'Yennefer,' he said calmly, 'I rode nonstop all day from Rinde. I waited all night for the gates to open. I gave your doorman, who didn't want to let me in, a blow to the head. I disturbed your sleep and peace, discourteously and importunately. All because my friend needs help which only you can give him. Give it to him, please, and then, if you like, we can talk about mutations and aberrations.'


'If it's all that complicated then wait. An aftertaste in my mouth, dishevelled hair, sticky eyes and other morning inconveniences strongly affect my perceptive faculties. Go downstairs to the bath-chamber in the cellar. I'll be there in a minute and then you'll tell me everything.'

'Yennefer, I don't want to be persistent but time is pressing. My friend-'

'Geralt,' she interrupted sharply, 'I climbed out of bed for you and I didn't intend to do that before the chime of midday. I'm prepared to do without breakfast. Do you know why? Because you brought me the apple juice. You were in a hurry, your head was troubled with your friend's suffering, you forced your way in here by breaking heads, and yet you thought of a thirsty woman. You won me over, so my help is not out of the question. But I won't do anything without hot water and soap. Go. Please.'

'Very well.'


'Yes?' he stopped on the threshold.

'Make use of the opportunity to have a bath yourself. I can not only guess the age and breed of your horse, but also its colour, by the smell.'


'Beautiful scar,' she smiled, looking at his chest. 'What was it? Did you fall under the blade in a saw-mill?'

He didn't answer. The sorceress continued to observe him, tilting her head coquettishly.

'The first witcher I can look at from close up, and completely naked at that. Aha!' She leant over, listening. 'I can hear your heart beat. It's very slow. Can you control how much adrenalin you secrete? Oh, forgive me my professional curiosity. Apparently, you're touchy about the qualities of your own body. You're wont to describe these qualities using words which I greatly dislike, lapsing into pompous sarcasm with it, something I dislike even more.'

Yennefer turns invisible so that they may continue their conversation while she bathes. Water and soap do mark contours, and Geralt stares, distracted, as she interrogates him about the nature of the Djinn in question. Dandelion is resting at Errdil's, supervised by Chireadan. Yennefer conjures a portal there - Geralt may hate portals, but she isn't going to set foot on the street.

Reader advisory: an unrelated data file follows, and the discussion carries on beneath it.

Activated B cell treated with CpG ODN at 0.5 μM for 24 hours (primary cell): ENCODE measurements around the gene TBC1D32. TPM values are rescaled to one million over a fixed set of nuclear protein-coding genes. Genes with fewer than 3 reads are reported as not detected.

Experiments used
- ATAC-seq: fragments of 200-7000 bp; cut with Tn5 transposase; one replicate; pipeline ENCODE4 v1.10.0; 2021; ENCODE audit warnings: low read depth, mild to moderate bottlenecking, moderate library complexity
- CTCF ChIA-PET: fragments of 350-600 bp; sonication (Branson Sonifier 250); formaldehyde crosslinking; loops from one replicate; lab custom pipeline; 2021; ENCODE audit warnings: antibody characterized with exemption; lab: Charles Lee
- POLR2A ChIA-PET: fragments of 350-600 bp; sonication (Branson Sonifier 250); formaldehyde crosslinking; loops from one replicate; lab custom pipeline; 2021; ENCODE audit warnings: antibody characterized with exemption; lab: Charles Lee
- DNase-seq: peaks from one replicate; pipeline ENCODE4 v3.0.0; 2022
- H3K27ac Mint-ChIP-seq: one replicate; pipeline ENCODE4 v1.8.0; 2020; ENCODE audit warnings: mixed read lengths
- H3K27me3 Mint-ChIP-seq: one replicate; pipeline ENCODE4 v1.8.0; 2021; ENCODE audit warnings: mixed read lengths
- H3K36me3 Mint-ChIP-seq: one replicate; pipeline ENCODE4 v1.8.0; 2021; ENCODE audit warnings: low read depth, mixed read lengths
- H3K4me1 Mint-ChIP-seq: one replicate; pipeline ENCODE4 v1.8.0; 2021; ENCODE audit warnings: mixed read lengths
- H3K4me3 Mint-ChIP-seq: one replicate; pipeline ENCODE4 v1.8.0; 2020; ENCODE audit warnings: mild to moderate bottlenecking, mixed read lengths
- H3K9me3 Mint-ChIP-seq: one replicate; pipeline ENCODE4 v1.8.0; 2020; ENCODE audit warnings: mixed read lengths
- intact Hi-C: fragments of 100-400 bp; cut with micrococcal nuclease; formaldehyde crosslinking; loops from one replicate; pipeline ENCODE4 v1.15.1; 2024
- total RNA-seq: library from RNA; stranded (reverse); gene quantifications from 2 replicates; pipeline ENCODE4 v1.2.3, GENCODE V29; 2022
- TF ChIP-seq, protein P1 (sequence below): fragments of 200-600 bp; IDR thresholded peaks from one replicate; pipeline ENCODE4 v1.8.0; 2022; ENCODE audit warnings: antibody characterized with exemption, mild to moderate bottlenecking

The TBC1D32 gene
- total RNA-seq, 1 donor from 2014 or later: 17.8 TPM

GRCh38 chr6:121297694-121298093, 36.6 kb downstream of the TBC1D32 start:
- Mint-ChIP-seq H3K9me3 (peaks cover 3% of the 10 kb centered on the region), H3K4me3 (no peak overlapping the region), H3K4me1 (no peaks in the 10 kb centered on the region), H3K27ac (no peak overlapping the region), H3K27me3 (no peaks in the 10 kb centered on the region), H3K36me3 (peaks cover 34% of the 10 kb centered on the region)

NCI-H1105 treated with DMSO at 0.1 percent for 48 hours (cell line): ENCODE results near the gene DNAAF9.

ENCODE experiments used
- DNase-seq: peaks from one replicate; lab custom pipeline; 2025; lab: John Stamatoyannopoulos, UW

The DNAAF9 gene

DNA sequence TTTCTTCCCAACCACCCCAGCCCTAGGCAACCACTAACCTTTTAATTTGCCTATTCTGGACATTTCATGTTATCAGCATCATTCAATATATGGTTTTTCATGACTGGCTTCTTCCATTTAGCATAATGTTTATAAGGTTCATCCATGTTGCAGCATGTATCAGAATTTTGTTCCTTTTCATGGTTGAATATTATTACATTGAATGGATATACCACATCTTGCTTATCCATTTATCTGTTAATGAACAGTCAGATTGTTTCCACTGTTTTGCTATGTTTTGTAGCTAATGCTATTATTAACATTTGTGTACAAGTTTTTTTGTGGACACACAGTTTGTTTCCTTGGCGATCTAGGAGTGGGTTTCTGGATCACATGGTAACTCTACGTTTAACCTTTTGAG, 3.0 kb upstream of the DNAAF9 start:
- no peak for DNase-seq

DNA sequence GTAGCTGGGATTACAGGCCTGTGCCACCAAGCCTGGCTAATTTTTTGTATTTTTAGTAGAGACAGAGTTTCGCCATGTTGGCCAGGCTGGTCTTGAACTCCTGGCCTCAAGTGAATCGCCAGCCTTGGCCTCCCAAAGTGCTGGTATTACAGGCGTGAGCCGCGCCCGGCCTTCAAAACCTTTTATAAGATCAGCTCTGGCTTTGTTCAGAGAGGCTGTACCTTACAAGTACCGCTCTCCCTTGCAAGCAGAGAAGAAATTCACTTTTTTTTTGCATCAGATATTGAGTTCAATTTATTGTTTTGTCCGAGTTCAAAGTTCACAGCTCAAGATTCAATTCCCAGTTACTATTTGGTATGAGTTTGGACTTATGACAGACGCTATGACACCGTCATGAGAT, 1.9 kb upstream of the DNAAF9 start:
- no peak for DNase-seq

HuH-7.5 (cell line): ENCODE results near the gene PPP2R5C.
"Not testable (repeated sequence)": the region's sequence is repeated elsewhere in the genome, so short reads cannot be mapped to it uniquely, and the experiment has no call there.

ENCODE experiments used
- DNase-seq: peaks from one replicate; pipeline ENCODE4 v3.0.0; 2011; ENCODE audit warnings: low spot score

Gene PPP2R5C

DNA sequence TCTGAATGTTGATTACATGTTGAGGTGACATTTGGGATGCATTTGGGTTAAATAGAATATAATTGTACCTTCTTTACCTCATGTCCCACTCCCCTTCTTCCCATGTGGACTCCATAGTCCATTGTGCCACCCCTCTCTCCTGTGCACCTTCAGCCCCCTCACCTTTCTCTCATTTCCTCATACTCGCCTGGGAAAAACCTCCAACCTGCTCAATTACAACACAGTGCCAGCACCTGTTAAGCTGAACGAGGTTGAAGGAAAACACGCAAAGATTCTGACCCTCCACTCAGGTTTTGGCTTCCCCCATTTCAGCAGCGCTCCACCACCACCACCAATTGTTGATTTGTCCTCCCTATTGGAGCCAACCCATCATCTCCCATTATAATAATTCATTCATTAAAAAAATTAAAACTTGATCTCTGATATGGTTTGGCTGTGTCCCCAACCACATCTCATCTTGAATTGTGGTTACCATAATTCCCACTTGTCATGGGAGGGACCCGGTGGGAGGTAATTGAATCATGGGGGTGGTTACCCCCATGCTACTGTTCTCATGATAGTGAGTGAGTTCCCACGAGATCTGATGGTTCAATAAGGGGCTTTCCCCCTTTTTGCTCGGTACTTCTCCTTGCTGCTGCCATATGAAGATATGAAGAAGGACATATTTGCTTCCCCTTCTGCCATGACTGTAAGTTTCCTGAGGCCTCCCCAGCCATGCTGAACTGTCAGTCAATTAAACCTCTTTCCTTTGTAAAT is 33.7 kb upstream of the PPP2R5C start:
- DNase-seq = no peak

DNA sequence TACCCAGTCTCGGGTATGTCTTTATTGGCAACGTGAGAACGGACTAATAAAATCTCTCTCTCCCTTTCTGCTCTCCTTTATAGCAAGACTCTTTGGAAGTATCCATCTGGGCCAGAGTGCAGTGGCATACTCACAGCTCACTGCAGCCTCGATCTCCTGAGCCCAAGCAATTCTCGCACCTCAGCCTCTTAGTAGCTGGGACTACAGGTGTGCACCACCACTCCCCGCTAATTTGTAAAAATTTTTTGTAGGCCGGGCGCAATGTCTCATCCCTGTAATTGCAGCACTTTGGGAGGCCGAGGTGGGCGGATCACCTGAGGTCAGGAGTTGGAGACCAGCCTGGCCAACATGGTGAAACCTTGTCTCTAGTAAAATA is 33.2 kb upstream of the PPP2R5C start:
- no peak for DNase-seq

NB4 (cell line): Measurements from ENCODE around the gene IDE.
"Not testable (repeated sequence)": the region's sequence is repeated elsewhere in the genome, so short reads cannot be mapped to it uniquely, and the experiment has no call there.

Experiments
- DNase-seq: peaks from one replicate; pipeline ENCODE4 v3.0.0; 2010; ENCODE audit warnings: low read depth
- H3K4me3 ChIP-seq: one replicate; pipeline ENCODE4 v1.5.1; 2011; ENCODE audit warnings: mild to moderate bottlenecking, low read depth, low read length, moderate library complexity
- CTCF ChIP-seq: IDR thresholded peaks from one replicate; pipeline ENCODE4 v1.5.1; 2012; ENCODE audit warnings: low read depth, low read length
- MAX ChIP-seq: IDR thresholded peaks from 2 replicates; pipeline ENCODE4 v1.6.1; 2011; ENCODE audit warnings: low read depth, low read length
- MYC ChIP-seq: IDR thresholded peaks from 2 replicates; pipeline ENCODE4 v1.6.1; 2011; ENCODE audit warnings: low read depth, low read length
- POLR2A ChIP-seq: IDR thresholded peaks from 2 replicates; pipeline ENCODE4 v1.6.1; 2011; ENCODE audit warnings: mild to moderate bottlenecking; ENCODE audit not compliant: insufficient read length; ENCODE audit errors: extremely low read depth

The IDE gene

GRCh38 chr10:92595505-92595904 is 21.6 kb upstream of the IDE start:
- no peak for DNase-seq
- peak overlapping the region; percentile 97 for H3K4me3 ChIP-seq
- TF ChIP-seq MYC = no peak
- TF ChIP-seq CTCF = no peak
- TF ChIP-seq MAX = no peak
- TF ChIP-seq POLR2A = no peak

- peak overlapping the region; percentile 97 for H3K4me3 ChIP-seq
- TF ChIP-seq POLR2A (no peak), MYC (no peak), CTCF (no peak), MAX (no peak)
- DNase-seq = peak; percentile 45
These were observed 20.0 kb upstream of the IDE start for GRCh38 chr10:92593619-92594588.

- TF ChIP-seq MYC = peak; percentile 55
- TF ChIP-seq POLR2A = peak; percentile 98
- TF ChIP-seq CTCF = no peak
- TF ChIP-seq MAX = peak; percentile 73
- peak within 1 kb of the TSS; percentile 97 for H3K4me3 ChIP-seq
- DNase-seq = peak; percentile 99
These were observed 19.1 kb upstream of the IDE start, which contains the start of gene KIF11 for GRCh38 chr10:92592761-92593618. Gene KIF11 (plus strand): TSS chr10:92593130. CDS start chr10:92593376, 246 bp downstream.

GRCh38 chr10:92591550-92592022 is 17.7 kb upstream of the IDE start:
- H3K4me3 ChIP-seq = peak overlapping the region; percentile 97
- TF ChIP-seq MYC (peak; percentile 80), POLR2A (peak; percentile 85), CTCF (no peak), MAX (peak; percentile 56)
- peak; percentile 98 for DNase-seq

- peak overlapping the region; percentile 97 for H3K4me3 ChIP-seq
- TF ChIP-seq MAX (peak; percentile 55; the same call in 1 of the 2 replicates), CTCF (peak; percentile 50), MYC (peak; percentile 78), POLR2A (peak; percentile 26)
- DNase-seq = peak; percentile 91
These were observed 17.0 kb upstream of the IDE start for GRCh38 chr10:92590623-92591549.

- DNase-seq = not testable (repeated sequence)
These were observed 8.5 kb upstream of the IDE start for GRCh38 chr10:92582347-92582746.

'I can't walk the streets of this town,' she cut him short. 'They're not too crazy about me here. They might insult me and throw stones - or do something worse. Several people are effectively ruining my reputation here, thinking they can get away with it. Don't worry, my portals are safe.'

Geralt had once watched as only half a traveller using a safe portal flew through. The other half was never found. He knew of several cases where people had entered a portal and never been seen again.

Needs must though - Geralt hugs the sorceress and jumps through.

They arrive in one piece, and Yennefer kicks everyone out of Dandelion's room, leaving Geralt and Chireadan to discuss why she might be offering her services:

'I didn't think you'd find it so easy, if I'm to be honest,' Chireadan went on. 'Yennefer isn't the most spontaneous of people when it comes to help. Others' troubles don't particularly bother her, and don't disturb her sleep. In a word, I've never heard of her helping anyone if there wasn't something in it for her. I wonder what's in it for her to help you and Dandilion.'

'Aren't you exaggerating?' The witcher smiled. 'I didn't have such a bad impression of her. She likes to demonstrate her superiority, it's true, but compared with other wizards, with that whole arrogant bunch, she's walking charm and kindliness personified.'